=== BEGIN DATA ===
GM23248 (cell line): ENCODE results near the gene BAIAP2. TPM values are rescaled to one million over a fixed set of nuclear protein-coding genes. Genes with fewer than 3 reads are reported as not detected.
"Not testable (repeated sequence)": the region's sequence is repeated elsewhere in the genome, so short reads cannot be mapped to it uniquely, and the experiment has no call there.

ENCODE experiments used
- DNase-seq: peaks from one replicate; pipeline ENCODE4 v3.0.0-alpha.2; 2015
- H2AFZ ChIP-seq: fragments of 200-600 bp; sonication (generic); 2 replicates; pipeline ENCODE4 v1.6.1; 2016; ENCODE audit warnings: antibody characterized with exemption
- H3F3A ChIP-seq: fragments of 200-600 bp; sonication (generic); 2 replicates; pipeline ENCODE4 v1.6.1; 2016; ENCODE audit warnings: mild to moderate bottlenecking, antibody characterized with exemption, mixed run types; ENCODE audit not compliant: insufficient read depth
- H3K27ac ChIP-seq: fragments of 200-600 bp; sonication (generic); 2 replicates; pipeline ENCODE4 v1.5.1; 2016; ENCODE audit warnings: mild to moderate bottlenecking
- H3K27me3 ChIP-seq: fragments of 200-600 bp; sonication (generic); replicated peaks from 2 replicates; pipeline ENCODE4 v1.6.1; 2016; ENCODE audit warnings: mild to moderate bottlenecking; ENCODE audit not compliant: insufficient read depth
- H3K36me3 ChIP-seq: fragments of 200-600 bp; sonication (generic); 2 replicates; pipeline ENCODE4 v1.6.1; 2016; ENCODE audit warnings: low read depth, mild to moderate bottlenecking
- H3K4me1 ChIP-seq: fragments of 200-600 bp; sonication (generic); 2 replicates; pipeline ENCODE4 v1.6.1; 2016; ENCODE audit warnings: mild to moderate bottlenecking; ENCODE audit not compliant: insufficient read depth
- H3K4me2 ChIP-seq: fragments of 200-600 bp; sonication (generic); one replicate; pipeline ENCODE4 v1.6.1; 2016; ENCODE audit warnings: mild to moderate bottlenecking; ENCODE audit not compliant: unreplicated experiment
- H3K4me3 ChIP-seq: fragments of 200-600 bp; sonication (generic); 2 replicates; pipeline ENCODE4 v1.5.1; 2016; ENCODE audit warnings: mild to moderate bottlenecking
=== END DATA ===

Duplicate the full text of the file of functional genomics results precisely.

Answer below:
GM23248 (cell line): ENCODE results near the gene BAIAP2. TPM values are rescaled to one million over a fixed set of nuclear protein-coding genes. Genes with fewer than 3 reads are reported as not detected.
"Not testable (repeated sequence)": the region's sequence is repeated elsewhere in the genome, so short reads cannot be mapped to it uniquely, and the experiment has no call there.

ENCODE experiments used
- DNase-seq: peaks from one replicate; pipeline ENCODE4 v3.0.0-alpha.2; 2015
- H2AFZ ChIP-seq: fragments of 200-600 bp; sonication (generic); 2 replicates; pipeline ENCODE4 v1.6.1; 2016; ENCODE audit warnings: antibody characterized with exemption
- H3F3A ChIP-seq: fragments of 200-600 bp; sonication (generic); 2 replicates; pipeline ENCODE4 v1.6.1; 2016; ENCODE audit warnings: mild to moderate bottlenecking, antibody characterized with exemption, mixed run types; ENCODE audit not compliant: insufficient read depth
- H3K27ac ChIP-seq: fragments of 200-600 bp; sonication (generic); 2 replicates; pipeline ENCODE4 v1.5.1; 2016; ENCODE audit warnings: mild to moderate bottlenecking
- H3K27me3 ChIP-seq: fragments of 200-600 bp; sonication (generic); replicated peaks from 2 replicates; pipeline ENCODE4 v1.6.1; 2016; ENCODE audit warnings: mild to moderate bottlenecking; ENCODE audit not compliant: insufficient read depth
- H3K36me3 ChIP-seq: fragments of 200-600 bp; sonication (generic); 2 replicates; pipeline ENCODE4 v1.6.1; 2016; ENCODE audit warnings: low read depth, mild to moderate bottlenecking
- H3K4me1 ChIP-seq: fragments of 200-600 bp; sonication (generic); 2 replicates; pipeline ENCODE4 v1.6.1; 2016; ENCODE audit warnings: mild to moderate bottlenecking; ENCODE audit not compliant: insufficient read depth
- H3K4me2 ChIP-seq: fragments of 200-600 bp; sonication (generic); one replicate; pipeline ENCODE4 v1.6.1; 2016; ENCODE audit warnings: mild to moderate bottlenecking; ENCODE audit not compliant: unreplicated experiment
- H3K4me3 ChIP-seq: fragments of 200-600 bp; sonication (generic); 2 replicates; pipeline ENCODE4 v1.5.1; 2016; ENCODE audit warnings: mild to moderate bottlenecking